Magnetic resonance elastography (MRE) is a powerful technique for noninvasive determination of the biomechanical properties of tissue, with important applications in disease diagnosis. A typical experimental scenario is to induce waves in the tissue by time-harmonic external mechanical oscillation and then measure the tissue's displacement at fixed spatial positions 8 times during a complete time-period, extracting the dominant frequency signal from the discrete Fourier transform in time. Accurate reconstruction of the tissue's elastic moduli from MRE data is a challenging inverse problem, and we derive and analyze two new methods which address different aspects. The first of these concerns the time signal: using only the dominant frequency component loses information for noisy data and typically gives a complex value for the (real) shear modulus, which is then hard to interpret. Our new reconstruction method is based on the Fourier time-interpolant of the displacement: it uses all the measured information and automatically gives a real value of shear modulus up to rounding error. This derivation is for homogeneous materials, and our second new method (stacked frequency wave inversion, SFWI) concerns the inhomogeneous shear modulus in the time-harmonic case. The underlying problem is ill-conditioned because the coefficient of the shear modulus in the governing equations can be zero or small, and the SFWI approach overcomes this by combining approximations at different frequencies into a single overdetermined matrix--vector equation. Careful numerical tests confirm that both these new algorithms perform well.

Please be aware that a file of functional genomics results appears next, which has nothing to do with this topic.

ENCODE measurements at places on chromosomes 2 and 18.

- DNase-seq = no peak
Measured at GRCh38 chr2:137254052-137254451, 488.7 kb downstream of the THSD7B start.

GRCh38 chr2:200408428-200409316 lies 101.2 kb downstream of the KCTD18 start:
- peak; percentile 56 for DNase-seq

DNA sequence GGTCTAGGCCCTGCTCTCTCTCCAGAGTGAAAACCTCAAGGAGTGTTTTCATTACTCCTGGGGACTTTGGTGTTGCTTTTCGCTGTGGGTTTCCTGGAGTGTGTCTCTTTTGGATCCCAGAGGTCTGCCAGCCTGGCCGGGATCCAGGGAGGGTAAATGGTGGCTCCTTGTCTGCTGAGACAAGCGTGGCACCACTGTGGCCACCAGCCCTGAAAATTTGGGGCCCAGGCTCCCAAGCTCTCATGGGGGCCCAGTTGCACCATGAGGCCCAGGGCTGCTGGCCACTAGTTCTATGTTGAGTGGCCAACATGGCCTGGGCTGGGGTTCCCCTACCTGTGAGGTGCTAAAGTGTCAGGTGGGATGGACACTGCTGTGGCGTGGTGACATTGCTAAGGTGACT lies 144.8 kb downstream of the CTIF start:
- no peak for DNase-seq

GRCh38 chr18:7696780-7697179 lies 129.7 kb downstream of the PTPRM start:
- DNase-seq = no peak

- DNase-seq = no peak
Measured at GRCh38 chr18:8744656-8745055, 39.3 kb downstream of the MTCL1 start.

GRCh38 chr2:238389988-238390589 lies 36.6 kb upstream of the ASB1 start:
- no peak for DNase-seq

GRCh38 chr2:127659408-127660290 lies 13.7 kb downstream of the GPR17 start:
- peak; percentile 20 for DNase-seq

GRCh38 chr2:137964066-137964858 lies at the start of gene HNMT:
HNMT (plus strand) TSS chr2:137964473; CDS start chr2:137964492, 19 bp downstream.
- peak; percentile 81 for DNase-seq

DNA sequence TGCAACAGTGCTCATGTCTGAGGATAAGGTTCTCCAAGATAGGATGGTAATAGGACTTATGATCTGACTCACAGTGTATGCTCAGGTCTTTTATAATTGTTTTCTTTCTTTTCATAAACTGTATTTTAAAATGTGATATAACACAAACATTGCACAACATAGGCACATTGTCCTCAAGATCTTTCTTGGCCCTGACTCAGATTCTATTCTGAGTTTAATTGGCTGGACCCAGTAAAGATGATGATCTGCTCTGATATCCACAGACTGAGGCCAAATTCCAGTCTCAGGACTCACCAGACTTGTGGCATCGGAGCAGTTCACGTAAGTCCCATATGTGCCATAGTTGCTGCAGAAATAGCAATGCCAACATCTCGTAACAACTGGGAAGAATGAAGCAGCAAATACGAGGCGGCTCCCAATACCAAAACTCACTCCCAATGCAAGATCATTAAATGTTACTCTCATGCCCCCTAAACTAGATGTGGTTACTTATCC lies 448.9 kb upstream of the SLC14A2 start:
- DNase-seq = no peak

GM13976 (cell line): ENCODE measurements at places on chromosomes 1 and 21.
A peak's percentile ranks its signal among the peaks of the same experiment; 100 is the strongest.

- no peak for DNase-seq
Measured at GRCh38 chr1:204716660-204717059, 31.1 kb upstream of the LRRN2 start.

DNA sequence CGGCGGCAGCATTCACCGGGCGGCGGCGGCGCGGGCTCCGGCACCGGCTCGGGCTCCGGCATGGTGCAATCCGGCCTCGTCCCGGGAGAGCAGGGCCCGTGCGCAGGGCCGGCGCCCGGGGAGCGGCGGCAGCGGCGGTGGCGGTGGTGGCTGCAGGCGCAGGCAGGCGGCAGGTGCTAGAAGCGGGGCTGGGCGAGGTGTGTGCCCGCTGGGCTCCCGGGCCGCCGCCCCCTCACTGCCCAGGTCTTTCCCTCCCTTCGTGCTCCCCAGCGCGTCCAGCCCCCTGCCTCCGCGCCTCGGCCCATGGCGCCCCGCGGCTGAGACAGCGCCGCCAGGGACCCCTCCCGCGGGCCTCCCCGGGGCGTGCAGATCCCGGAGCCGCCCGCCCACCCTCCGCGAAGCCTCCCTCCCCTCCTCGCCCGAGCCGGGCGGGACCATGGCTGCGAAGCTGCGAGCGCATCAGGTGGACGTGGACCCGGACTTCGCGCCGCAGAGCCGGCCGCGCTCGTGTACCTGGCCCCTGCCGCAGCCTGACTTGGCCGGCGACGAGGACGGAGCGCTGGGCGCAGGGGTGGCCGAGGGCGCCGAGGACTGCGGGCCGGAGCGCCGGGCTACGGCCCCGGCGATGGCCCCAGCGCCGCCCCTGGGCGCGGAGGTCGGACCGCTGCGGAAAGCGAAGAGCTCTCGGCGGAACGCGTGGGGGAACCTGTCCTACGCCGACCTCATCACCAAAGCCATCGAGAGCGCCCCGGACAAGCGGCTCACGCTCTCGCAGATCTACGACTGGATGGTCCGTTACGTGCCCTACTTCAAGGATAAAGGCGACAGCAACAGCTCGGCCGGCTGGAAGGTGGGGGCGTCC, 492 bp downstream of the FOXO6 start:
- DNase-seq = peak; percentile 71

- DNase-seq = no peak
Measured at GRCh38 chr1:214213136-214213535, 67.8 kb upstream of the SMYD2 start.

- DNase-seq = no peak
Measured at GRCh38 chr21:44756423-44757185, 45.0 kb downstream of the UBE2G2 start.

- magnetic resonance elastography
- inverse problem